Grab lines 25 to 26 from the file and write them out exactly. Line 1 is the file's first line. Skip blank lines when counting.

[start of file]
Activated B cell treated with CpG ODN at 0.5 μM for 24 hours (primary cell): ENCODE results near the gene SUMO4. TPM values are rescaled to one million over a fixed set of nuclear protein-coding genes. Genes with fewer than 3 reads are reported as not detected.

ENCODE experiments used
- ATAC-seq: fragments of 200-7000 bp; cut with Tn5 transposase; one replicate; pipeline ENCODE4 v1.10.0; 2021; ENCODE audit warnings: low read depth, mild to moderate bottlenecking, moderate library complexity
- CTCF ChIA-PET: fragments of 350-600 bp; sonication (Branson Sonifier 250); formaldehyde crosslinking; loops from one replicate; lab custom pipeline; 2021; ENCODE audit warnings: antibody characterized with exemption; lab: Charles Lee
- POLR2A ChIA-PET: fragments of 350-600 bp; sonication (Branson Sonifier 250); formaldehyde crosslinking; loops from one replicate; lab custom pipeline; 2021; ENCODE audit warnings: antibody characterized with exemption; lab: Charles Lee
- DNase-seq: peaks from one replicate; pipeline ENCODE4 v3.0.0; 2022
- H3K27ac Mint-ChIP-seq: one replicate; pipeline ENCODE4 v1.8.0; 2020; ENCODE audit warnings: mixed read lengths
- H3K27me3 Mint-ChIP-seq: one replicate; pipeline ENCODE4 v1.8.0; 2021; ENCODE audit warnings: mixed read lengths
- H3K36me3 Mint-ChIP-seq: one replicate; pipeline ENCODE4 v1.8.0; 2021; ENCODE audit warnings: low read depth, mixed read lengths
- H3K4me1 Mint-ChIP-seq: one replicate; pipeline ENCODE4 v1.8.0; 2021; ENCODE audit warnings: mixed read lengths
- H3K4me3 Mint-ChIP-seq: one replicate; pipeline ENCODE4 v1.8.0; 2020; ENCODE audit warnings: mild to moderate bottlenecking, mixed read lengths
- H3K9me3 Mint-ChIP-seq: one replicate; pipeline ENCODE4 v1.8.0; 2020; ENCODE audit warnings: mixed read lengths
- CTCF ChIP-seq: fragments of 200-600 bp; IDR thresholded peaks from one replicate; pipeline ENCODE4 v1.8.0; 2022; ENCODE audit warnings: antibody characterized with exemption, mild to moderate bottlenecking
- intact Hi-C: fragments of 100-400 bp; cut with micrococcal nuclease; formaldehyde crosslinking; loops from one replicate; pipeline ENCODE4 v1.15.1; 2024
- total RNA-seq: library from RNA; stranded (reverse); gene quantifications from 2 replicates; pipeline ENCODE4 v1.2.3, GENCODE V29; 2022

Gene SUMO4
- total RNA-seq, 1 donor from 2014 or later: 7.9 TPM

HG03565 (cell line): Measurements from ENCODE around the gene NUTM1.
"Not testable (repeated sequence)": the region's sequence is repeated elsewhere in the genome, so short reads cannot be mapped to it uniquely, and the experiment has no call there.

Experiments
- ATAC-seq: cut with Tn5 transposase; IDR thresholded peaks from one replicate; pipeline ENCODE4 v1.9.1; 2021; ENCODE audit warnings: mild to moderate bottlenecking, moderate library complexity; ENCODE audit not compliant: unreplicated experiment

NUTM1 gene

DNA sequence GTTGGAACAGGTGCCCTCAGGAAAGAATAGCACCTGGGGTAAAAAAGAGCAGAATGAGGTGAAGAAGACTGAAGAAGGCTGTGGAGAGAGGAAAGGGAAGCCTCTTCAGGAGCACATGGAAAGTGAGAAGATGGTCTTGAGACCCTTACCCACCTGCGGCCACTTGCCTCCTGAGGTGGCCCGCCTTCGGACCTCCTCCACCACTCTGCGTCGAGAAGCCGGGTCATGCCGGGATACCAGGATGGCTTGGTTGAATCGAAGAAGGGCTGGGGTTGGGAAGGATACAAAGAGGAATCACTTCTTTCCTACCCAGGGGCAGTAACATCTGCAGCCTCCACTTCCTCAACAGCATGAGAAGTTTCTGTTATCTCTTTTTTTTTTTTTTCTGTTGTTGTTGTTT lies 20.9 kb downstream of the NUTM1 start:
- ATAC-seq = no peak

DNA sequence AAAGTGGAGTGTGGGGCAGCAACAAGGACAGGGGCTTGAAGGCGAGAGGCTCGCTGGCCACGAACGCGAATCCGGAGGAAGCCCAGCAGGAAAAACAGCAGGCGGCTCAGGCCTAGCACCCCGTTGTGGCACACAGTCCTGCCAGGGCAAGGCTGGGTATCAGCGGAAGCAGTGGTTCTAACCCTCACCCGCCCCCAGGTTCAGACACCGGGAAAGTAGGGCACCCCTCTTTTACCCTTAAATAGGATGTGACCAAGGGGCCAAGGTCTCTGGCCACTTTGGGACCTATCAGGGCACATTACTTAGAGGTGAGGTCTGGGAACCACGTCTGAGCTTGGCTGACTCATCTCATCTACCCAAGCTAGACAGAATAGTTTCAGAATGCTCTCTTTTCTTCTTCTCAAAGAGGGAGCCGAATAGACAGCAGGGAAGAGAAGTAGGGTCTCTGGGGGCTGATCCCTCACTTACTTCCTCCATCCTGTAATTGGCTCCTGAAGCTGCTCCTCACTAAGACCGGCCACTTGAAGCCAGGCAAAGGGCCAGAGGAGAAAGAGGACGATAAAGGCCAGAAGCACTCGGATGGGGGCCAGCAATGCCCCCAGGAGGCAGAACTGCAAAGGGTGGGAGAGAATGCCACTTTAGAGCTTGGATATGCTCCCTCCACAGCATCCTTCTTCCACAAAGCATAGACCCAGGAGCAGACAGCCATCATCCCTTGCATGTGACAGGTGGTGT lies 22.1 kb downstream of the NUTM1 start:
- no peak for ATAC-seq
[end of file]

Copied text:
DNA sequence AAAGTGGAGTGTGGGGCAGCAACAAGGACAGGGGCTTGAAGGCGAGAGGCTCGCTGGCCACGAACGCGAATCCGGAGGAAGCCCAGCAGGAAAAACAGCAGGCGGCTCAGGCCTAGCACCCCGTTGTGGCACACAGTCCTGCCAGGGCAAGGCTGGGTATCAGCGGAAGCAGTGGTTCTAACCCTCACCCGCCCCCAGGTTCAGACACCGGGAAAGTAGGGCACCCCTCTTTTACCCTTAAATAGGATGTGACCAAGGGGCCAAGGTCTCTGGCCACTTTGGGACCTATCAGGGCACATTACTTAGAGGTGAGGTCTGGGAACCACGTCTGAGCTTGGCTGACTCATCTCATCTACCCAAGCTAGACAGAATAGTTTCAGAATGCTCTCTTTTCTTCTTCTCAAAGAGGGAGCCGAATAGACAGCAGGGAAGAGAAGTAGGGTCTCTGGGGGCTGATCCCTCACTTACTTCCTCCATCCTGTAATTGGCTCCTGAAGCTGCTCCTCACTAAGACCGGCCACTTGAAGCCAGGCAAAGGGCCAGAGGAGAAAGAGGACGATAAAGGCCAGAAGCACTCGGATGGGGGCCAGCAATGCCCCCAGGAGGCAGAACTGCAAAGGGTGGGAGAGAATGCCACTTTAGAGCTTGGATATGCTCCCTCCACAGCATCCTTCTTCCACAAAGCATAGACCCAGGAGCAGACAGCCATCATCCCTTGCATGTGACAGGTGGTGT lies 22.1 kb downstream of the NUTM1 start:
- no peak for ATAC-seq